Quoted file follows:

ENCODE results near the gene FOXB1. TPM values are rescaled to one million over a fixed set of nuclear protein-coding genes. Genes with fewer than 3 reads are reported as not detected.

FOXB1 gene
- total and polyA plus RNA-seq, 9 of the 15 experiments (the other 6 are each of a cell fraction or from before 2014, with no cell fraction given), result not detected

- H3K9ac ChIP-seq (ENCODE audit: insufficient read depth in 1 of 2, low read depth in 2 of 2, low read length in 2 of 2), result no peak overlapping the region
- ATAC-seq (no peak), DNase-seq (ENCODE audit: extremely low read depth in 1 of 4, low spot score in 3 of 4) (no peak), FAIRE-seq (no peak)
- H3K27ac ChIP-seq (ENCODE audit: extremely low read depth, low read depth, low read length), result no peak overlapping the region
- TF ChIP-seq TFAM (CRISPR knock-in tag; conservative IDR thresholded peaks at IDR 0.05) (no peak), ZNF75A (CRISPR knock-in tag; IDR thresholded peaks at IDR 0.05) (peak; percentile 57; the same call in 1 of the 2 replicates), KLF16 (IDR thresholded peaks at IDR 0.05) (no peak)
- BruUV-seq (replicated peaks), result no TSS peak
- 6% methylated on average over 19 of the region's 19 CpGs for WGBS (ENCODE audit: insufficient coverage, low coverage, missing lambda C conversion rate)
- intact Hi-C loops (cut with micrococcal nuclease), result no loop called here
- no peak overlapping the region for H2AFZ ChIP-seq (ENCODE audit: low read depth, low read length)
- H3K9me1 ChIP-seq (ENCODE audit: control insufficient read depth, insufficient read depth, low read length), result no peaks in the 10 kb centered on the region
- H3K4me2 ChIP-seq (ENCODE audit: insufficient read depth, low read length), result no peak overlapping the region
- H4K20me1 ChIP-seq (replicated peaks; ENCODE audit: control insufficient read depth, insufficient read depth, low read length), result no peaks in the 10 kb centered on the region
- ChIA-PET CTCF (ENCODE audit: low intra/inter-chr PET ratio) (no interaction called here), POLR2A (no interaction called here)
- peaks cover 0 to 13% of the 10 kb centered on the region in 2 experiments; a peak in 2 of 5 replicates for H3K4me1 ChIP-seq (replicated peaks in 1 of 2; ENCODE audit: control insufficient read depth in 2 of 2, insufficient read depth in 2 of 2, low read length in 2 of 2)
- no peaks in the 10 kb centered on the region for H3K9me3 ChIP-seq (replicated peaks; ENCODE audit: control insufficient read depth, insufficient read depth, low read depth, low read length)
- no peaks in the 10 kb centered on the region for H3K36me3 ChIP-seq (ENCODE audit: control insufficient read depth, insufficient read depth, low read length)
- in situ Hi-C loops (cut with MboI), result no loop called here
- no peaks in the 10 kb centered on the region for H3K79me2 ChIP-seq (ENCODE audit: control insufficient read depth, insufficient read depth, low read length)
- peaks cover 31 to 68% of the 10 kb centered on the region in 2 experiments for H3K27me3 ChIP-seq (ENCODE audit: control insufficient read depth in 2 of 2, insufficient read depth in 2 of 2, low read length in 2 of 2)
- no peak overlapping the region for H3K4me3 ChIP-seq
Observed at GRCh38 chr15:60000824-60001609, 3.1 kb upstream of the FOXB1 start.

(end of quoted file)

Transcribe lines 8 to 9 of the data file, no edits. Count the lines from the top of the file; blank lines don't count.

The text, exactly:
- BruUV-seq (replicated peaks), result no TSS peak
- 6% methylated on average over 19 of the region's 19 CpGs for WGBS (ENCODE audit: insufficient coverage, low coverage, missing lambda C conversion rate)